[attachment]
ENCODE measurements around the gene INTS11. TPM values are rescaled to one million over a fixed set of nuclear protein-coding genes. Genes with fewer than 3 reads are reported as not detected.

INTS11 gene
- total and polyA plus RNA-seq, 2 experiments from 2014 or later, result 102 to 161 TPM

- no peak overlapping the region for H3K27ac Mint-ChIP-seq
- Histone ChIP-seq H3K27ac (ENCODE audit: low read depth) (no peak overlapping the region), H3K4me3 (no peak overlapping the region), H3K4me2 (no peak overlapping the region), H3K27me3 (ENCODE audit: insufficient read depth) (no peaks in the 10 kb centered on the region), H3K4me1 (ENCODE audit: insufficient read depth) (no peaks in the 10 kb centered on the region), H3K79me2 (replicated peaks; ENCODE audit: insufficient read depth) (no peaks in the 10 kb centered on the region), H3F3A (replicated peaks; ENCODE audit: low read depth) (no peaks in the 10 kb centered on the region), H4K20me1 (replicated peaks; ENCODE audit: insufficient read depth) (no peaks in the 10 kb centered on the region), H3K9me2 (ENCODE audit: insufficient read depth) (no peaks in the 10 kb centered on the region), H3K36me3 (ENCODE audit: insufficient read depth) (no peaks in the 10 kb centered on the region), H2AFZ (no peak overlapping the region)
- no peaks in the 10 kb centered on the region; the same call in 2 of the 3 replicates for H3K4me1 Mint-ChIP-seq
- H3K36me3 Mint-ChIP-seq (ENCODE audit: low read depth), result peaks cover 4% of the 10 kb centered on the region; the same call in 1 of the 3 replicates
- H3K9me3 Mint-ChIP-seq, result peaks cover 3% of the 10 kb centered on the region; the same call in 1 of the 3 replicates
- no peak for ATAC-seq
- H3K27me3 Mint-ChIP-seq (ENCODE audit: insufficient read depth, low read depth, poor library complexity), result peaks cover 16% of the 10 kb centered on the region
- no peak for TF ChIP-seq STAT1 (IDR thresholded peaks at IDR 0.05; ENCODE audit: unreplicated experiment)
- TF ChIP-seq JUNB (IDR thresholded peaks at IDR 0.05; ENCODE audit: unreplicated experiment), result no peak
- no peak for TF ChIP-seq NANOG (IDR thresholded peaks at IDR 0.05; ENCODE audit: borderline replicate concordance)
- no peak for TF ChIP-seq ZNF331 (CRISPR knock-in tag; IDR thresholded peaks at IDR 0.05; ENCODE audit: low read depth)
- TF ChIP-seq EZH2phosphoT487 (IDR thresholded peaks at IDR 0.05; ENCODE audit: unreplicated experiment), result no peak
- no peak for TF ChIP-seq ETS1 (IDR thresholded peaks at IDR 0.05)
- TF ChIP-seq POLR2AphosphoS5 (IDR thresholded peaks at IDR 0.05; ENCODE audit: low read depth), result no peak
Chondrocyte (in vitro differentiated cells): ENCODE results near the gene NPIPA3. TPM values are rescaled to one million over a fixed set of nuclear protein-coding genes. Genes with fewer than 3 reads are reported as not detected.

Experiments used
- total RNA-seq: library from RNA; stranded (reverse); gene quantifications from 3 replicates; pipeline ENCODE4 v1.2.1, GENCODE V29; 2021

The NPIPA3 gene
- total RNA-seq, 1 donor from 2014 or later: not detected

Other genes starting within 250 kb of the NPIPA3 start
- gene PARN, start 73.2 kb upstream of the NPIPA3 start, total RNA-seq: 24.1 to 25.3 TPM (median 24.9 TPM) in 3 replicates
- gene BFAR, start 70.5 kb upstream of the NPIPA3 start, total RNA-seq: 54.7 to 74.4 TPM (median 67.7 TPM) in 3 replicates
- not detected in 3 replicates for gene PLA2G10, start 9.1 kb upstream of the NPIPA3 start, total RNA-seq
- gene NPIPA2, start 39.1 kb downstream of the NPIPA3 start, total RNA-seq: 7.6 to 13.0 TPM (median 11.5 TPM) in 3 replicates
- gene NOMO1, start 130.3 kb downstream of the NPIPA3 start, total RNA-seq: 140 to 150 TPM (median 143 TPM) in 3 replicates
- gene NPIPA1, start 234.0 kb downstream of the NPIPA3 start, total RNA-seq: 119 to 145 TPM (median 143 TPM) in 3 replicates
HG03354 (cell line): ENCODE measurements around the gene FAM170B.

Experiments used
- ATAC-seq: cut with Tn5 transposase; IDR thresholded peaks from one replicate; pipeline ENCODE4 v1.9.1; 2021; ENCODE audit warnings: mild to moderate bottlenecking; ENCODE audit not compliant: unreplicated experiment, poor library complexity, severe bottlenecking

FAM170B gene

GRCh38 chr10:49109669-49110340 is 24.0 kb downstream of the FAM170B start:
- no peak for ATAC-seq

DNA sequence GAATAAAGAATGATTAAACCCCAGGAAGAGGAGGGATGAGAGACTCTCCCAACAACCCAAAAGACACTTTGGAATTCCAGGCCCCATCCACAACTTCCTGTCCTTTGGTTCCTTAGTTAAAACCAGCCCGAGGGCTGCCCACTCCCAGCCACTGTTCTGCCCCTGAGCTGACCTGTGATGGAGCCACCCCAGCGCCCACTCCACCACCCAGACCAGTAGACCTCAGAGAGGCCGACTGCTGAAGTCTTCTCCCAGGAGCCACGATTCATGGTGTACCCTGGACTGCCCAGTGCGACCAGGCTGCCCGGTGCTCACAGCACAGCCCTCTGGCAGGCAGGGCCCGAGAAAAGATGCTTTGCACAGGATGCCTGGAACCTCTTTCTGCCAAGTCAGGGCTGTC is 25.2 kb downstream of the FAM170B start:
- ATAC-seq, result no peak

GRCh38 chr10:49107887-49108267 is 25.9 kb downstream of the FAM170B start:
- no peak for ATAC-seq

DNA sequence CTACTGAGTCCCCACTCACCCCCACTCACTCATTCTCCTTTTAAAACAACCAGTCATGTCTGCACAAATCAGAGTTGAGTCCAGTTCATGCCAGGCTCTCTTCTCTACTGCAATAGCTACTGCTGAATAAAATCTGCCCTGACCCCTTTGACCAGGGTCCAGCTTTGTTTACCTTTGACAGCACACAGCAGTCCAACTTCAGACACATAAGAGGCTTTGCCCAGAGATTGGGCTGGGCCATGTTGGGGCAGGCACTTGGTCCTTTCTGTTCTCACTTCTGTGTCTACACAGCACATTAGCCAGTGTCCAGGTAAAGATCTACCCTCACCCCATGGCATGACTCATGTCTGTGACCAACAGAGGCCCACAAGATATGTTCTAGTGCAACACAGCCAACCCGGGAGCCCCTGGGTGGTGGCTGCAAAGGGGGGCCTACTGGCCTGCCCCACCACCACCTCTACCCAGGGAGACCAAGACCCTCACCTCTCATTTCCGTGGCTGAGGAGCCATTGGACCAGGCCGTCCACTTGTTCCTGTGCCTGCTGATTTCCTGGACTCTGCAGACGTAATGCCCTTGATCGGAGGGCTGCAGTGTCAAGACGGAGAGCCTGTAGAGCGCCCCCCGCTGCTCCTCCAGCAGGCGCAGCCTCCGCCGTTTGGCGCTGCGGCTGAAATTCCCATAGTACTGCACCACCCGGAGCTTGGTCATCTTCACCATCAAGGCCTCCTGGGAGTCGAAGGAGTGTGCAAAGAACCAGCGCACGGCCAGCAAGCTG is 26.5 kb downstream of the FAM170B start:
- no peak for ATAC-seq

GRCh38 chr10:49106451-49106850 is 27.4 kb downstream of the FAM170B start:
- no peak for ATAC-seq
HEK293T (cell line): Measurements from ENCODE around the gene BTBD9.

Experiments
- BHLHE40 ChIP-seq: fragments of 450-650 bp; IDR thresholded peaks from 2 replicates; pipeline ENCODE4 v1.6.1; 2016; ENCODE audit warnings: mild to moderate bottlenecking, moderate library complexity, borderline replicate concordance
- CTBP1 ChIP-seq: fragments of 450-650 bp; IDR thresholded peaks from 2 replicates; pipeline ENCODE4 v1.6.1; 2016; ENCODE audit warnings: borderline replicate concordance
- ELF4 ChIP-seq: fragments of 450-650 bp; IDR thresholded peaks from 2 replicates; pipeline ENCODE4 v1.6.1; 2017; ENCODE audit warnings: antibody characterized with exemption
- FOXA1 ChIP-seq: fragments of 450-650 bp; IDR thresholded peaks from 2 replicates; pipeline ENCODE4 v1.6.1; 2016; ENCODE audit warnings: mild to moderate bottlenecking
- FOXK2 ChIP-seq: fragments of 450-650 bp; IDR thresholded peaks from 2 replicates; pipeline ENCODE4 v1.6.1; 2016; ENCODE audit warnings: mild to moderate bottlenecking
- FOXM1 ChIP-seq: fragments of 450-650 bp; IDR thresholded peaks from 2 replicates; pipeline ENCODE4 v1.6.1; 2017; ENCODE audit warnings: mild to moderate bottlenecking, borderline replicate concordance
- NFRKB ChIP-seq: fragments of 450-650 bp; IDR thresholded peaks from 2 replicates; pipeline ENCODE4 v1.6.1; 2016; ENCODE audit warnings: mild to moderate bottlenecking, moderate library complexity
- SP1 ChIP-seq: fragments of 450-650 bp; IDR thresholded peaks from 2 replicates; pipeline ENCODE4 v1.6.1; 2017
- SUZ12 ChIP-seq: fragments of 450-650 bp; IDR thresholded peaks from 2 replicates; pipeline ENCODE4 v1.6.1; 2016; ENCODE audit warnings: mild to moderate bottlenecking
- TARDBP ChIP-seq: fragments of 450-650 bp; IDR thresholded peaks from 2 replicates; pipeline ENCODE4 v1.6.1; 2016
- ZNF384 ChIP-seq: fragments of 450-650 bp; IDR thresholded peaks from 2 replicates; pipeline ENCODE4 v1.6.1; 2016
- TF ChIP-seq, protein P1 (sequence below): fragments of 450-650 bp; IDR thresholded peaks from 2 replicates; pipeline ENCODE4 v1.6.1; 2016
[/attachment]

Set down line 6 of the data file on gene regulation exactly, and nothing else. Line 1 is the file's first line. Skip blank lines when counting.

- no peaks in the 10 kb centered on the region; the same call in 2 of the 3 replicates for H3K4me1 Mint-ChIP-seq